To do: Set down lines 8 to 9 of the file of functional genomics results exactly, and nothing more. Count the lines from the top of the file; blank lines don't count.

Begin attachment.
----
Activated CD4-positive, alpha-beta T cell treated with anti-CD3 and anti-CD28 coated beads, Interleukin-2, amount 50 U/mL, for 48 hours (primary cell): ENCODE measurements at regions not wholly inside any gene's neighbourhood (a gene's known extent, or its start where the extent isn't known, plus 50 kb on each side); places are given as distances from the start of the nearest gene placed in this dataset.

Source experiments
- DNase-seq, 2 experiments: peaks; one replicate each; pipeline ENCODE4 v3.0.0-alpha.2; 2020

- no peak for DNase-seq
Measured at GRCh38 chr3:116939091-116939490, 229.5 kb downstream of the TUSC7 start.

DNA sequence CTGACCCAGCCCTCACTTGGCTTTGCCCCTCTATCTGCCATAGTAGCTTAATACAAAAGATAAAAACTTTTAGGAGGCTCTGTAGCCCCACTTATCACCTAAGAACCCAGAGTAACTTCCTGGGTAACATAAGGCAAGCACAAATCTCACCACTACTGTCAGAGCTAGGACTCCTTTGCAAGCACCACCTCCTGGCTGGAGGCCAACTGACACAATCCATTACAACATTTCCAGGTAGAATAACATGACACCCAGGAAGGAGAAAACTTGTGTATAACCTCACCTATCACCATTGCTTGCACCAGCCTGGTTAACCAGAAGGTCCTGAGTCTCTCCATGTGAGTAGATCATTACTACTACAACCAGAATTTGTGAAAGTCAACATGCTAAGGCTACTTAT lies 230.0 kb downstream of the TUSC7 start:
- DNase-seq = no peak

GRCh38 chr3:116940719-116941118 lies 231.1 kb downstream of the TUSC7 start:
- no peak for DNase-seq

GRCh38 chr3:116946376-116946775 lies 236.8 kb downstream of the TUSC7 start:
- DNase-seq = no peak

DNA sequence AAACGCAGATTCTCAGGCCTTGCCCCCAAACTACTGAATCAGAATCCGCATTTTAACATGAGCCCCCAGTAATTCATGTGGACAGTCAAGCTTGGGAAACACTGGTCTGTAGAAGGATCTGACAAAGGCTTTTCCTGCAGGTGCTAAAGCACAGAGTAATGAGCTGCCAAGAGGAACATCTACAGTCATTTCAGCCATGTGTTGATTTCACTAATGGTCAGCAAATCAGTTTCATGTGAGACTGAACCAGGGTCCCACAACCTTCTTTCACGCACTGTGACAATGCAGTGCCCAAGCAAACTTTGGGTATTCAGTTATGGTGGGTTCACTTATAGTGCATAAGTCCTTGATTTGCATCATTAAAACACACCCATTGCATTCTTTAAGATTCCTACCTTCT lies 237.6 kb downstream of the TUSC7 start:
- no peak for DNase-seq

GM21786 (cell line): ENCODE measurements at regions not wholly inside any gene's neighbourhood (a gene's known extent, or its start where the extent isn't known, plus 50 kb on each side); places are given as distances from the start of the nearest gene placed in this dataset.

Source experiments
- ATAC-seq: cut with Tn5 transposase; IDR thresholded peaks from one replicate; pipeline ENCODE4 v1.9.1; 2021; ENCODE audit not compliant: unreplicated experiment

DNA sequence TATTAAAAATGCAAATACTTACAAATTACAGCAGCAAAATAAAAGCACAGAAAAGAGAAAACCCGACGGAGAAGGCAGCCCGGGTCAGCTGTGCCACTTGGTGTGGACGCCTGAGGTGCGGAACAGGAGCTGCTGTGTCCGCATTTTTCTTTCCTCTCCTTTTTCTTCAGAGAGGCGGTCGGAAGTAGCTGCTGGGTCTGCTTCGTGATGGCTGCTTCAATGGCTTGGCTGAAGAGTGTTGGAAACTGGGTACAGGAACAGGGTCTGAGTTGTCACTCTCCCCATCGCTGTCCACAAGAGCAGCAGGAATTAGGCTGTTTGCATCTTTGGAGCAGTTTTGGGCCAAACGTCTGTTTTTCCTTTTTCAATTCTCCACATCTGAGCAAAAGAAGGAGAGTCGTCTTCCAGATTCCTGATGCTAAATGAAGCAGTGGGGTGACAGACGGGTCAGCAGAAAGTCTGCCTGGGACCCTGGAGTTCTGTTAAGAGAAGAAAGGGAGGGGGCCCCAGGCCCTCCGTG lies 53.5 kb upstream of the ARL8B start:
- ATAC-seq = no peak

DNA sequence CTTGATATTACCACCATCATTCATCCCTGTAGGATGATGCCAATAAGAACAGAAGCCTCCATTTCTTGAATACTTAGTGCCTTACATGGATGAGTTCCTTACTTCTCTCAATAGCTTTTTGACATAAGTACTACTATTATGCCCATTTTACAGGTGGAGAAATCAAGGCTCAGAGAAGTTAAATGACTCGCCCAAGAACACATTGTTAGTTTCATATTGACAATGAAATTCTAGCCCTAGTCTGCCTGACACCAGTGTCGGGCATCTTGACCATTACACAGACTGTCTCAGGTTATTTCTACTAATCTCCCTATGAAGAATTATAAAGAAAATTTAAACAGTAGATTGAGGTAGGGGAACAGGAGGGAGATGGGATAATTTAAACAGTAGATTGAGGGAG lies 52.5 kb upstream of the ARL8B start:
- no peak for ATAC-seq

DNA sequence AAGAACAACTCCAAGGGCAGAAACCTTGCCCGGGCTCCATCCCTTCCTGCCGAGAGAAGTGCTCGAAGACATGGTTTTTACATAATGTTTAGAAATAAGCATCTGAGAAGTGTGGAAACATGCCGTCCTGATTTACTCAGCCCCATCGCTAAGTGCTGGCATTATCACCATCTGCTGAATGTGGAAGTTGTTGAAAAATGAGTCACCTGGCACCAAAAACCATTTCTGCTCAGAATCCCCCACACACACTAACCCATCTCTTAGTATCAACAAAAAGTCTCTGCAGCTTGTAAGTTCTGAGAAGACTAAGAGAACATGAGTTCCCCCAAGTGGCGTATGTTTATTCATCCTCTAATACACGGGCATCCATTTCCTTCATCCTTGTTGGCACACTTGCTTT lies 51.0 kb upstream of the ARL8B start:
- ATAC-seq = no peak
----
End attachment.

GRCh38 chr3:116940719-116941118 lies 231.1 kb downstream of the TUSC7 start:
- no peak for DNase-seq